One Mom’s rant against the deification of sports.
Raise your hand if you think the best thing about this past weekend’s Super Bowl was Bruno Mars. Now raise your hand if your school has pep rallies, cheer leaders, and neighborhood celebrations for the school band, or the drama club, or the dance troupe.
That’s what I thought.
Despite the fact that 4000 former players recently sued the NFL over head injuries – despite the fact that 1.35 million kids go to the ER each year because of school sports related injuries – despite the fact that having a kid involved in team sports results in thousands of parents standing on freezing fields, in the rain, early on Sunday mornings when really, they’d rather be curled up with a cup of coffee and the paper, or better yet, still asleep – despite all of that — our culture idolizes sports and kids’ participation in it, and barely looks up when a kid is a star performer in any of the arts.
It’s time we gave arts programs for school aged-kids at least the same love we give sports programs.
Full Disclosure: I am not a Jock
When people find out I did not play any team sports as a kid, they respond as if I am a freak of nature, or at least un-American! I have, they assume, been deprived of childhood’s most important lessons. I must have been so alone: being on a team is the only way to experience camaraderie; I must have been unhealthy: sports is the only way to be fit! I must be selfish: how could I possibly have learned teamwork or fair play without sports?
Sports isn’t the Only Way to Enrich a Kids Life
My childhood was filled with the arts. I took Jazz, Ballet, Tap, and Modern Dance. I took singing lessons, and acting class. I was in the school chorus, the Fall Play, the Spring Musical. I did Community Theater. I sang in Church choirs. (For money, but still.) I went to performing arts camp for five years. I went to Tanglewood and sang Beethoven under the stars as part of a choir of 100 kids from around the country.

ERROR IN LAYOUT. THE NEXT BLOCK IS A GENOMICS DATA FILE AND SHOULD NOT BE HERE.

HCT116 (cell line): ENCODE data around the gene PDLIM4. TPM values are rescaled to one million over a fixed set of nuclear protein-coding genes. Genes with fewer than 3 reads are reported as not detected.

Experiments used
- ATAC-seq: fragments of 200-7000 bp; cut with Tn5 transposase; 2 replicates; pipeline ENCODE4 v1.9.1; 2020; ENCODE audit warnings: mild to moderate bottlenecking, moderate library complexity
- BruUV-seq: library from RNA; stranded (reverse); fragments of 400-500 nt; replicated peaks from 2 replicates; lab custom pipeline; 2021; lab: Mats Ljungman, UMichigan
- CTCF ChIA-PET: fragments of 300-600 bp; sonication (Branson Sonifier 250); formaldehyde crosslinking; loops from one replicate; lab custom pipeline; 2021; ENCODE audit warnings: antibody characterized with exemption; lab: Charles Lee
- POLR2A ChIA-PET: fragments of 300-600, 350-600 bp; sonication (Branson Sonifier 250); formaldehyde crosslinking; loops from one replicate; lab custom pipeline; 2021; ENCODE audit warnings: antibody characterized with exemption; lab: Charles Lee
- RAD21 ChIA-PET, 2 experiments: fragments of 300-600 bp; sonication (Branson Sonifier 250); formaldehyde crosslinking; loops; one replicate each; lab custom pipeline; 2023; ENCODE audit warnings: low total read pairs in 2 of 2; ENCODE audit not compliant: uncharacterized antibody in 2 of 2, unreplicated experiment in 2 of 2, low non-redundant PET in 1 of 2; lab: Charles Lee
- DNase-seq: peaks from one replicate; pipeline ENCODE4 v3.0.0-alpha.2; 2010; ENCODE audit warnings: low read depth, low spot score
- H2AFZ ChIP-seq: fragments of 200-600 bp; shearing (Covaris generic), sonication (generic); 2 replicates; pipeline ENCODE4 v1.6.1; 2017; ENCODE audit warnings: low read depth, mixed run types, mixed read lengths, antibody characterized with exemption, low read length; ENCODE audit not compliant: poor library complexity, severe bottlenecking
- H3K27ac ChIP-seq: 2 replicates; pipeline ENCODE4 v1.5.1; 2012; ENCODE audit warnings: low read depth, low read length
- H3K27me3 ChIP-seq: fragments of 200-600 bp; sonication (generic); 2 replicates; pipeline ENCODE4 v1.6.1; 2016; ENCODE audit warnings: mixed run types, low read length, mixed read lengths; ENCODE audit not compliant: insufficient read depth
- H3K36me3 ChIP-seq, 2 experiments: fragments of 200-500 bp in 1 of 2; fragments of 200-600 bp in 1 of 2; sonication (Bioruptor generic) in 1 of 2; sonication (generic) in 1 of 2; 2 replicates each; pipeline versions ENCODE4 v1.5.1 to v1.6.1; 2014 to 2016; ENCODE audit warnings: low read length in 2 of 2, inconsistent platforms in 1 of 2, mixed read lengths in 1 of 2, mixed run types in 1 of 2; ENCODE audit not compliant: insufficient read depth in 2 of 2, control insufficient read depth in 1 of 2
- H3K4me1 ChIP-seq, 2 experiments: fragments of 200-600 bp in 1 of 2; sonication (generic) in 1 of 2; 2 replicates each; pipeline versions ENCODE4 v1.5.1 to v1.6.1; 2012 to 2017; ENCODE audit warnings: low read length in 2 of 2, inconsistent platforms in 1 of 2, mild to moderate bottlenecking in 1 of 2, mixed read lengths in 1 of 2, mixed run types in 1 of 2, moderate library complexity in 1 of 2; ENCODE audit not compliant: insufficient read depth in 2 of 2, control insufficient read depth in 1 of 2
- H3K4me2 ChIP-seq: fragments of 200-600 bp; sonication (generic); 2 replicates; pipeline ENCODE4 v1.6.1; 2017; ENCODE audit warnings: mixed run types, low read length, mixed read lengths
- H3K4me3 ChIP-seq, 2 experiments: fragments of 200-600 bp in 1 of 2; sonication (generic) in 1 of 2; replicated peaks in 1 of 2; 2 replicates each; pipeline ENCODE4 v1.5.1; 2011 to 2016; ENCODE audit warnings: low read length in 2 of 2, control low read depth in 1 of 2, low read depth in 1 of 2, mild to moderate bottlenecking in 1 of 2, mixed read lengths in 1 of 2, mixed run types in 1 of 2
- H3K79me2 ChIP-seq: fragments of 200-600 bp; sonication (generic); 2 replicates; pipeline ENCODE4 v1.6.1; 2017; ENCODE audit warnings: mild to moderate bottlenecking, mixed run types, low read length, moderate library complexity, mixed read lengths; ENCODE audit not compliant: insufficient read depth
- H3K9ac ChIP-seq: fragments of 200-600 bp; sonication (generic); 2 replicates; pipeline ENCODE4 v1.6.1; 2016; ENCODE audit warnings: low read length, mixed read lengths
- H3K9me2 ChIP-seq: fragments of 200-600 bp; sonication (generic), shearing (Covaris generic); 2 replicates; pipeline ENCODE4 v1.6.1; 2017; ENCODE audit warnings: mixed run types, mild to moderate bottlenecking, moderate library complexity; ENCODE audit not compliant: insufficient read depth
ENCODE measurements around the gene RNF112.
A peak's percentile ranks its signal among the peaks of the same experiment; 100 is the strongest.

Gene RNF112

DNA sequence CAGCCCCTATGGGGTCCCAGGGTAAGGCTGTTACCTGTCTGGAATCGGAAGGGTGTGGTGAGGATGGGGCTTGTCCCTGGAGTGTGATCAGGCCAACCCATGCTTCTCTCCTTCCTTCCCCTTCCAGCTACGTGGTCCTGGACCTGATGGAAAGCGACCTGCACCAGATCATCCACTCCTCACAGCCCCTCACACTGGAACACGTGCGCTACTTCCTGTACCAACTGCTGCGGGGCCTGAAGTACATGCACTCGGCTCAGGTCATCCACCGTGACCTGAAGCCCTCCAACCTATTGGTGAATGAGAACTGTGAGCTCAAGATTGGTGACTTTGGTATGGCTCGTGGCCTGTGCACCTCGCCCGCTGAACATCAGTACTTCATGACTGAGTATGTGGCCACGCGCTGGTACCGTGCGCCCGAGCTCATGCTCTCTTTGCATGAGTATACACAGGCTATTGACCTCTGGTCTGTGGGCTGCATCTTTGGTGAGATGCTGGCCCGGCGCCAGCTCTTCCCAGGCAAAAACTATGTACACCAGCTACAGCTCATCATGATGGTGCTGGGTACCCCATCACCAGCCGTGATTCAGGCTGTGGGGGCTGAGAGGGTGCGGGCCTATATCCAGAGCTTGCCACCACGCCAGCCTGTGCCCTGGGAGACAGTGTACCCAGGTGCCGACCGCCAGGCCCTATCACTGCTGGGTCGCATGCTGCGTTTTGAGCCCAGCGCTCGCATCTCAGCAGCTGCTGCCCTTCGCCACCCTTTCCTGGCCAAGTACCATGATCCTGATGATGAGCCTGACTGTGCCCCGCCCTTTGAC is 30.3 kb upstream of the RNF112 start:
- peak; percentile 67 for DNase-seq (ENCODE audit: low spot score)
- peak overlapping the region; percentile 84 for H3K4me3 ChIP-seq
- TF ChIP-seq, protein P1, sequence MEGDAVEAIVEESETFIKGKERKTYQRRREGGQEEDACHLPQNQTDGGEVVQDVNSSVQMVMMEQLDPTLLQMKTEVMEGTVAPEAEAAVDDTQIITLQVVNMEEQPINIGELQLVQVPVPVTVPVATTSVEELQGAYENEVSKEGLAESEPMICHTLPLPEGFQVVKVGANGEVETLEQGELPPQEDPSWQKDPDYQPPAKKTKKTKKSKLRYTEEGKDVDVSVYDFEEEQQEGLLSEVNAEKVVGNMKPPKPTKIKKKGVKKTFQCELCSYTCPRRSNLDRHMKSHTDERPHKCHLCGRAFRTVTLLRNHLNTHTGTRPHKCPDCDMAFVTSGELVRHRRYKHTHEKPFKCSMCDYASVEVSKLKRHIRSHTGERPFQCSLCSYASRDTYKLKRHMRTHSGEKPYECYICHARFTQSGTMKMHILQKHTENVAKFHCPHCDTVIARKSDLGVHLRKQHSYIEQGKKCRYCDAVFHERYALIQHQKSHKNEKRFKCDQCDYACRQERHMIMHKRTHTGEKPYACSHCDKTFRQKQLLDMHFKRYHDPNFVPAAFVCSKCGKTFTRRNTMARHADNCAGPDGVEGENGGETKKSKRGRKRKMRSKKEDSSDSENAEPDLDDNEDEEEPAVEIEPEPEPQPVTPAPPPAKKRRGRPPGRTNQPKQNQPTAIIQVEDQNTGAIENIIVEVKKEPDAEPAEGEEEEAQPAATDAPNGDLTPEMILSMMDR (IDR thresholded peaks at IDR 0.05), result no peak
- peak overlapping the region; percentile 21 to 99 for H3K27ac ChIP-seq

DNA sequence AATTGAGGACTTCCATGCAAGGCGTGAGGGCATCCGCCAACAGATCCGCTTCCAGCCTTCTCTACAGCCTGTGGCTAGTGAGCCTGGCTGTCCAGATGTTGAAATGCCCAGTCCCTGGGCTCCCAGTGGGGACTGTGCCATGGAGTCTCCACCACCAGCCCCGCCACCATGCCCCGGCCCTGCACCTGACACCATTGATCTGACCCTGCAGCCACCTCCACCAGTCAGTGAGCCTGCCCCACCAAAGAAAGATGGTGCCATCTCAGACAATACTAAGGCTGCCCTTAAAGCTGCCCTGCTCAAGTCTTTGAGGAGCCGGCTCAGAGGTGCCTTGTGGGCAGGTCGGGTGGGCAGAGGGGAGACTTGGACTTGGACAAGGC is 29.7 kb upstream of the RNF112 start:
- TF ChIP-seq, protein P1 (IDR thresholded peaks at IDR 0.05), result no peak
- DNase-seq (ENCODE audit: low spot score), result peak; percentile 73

Yet despite the vast body of research showing that kids involved in after school sports get better grades and are less likely to get involved in criminal activity, I got great grades, went to a top college, and managed to arrive well into my middle age without a criminal record.
Why? Because the arts taught me plenty of life skills. I learned coordination, balance and physical grace from dance. I learned about teamwork and camaraderie from being in shows and choirs. I learned to think on my feet when I forgot my lines, or when sets malfunctioned. I learned you don’t always get the lead, but you still do your part in the chorus to support the whole.
So here’s the big news: sports doesn’t have a lock on teaching values and offering enriching experiences for kids. Of course sports can be enriching in many ways. But then Drama Club can be too. And dance class, and band. Chess Club, gardening club, Harry Potter Lovers United. They all do the job. And unlike sports, none of these has a tendency to bring out the worst in people.